It seems that the summer of 2017 will be defined by the supermassive hit, “Despacito,” sung by Luis Fonsi and Daddy Yankee. You can’t turn on the car radio without hearing the catchy song that has topped the Billboard pop charts for weeks. The success of the song has brought up the usual chatter about how the United States is impacted by Latino culture; if we have a number one hit, it is further evidence of growing Latino influence on American culture.

It is true that nowadays most Americans seem to be more open to foreign cultural tastes; for example, in most urban areas you can easily find a vast array of foods from around the world. American music also seems to be expanding its boundaries; it now includes many musical strains that have arrived with the millions of immigrants who feel the need to maintain a musical connection to their homeland. Latinos, especially Mexicans, have always preserved this type of strong bond.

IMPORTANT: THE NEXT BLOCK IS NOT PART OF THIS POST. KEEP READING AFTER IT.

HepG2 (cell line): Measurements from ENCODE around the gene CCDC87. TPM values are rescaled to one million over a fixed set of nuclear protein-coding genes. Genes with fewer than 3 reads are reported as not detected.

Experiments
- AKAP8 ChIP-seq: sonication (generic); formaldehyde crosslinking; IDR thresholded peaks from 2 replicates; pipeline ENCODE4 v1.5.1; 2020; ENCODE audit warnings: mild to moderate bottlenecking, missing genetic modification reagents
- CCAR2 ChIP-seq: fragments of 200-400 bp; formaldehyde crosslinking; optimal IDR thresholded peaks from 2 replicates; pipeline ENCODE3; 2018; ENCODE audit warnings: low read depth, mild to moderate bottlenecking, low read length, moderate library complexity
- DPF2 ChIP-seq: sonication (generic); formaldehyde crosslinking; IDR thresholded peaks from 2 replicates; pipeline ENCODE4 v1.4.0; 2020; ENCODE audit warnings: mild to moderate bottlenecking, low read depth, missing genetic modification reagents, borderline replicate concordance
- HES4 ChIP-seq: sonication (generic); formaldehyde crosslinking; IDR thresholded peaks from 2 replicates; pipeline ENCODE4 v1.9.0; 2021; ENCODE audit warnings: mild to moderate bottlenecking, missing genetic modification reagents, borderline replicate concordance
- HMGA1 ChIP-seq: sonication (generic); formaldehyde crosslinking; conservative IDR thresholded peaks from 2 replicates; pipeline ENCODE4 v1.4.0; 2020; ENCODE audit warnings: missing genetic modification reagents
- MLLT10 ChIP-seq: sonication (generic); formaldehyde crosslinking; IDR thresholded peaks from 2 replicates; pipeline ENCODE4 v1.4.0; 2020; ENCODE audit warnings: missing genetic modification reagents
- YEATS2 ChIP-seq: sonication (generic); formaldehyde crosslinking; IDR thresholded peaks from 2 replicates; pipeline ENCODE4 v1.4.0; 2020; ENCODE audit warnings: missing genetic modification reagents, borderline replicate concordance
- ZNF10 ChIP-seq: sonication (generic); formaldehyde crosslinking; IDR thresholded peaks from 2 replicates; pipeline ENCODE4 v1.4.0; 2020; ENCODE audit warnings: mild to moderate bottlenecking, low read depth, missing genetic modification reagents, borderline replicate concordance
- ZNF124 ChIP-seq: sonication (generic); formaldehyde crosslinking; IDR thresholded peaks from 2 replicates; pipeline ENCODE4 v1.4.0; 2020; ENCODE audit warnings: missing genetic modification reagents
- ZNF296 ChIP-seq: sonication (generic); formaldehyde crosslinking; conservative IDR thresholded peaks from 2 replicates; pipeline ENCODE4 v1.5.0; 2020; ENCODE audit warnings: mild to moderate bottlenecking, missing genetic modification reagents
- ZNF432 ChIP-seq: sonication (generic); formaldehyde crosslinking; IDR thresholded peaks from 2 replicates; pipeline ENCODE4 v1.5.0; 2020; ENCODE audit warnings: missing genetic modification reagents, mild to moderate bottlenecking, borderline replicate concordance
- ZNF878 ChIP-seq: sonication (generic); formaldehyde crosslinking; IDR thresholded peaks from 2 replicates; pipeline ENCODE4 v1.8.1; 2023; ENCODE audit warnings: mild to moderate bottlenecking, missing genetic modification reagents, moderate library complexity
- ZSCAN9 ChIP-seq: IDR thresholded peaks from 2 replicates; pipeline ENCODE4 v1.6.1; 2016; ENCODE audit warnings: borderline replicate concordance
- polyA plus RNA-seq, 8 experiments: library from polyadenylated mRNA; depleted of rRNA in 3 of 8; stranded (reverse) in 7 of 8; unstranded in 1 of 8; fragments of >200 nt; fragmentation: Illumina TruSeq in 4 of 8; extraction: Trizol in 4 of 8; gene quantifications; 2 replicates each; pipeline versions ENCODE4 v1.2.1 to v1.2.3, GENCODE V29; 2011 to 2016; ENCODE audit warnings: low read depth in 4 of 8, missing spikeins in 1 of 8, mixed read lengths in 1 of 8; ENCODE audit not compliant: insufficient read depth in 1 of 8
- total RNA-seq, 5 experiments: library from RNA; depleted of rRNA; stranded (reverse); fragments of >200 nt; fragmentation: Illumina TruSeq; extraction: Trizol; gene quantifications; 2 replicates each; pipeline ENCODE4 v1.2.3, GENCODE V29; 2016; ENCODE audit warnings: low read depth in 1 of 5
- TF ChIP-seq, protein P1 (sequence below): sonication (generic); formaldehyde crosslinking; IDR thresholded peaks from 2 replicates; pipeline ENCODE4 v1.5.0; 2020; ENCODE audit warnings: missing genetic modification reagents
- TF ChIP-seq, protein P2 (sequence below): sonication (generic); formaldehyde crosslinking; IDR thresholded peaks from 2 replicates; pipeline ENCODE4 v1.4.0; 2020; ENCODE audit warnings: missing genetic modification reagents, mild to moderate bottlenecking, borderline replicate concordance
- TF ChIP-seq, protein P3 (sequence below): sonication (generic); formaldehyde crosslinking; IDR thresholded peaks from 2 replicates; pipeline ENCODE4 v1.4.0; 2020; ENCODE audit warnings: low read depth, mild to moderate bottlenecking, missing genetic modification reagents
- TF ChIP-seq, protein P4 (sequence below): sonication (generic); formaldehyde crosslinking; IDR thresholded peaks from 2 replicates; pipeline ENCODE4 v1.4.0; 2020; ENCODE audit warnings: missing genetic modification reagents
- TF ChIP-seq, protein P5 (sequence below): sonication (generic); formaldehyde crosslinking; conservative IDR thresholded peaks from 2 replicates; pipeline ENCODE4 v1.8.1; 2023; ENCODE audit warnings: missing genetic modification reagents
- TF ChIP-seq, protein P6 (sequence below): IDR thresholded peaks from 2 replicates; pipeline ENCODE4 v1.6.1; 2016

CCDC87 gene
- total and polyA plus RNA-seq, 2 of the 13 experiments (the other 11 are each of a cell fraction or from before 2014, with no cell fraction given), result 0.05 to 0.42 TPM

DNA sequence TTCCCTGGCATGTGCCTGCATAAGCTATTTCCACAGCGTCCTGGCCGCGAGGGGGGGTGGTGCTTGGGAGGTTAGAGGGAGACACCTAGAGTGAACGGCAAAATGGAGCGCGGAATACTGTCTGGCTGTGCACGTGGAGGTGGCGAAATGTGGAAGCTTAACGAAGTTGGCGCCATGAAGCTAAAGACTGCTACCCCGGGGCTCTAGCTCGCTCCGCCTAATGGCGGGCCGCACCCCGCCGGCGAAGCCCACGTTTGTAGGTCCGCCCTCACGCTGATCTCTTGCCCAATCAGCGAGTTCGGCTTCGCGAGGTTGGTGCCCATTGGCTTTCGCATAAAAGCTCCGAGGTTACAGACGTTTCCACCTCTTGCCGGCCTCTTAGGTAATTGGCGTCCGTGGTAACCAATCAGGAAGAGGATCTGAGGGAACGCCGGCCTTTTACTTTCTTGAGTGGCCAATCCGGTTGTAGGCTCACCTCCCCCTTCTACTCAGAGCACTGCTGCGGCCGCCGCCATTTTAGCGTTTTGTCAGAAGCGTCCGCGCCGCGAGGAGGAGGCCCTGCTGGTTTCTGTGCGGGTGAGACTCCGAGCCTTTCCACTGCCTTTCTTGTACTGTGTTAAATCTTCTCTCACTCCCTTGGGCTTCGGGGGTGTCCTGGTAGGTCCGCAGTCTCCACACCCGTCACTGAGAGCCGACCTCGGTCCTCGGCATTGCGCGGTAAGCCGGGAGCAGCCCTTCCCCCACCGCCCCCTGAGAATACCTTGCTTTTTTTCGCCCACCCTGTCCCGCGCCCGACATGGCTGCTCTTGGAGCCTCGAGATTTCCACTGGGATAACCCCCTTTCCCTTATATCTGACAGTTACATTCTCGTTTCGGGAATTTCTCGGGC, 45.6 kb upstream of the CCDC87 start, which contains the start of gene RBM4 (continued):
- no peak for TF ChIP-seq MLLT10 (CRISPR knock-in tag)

For some young music lovers out there, the “Despacito” phenomenon may be proof that Latino music has finally conquered the American public, but this occurrence is not really new. Americans have had a long fascination with Latin American music and over the years it has grown exponentially.

A quick glance at popular musical tastes in the U.S. easily shows that Latino music has enjoyed periods of popularity throughout the twentieth century and into the present. For instance, Caribbean music, such as mambo—the Pérez Prado kind—was all the rage in the 1950s. Anyone who watches an old rerun of the 1950s sitcom, I Love Lucy, can hear Cuban music in its theme song. Lucy’s (Lucille Ball) husband, Rickie Ricardo (played by the Cuban actor and orchestra leader, Desi Arnaz), was supposed to be exactly that in the show, an orchestra leader who entertained at the Tropicana Club. Around the same time that this television sitcom and mambo were all the rage, rock music came into its own. Richie Valens, “La Bamba,” rode this wave of early rock and roll popularity and hasn’t lost its luster over the years.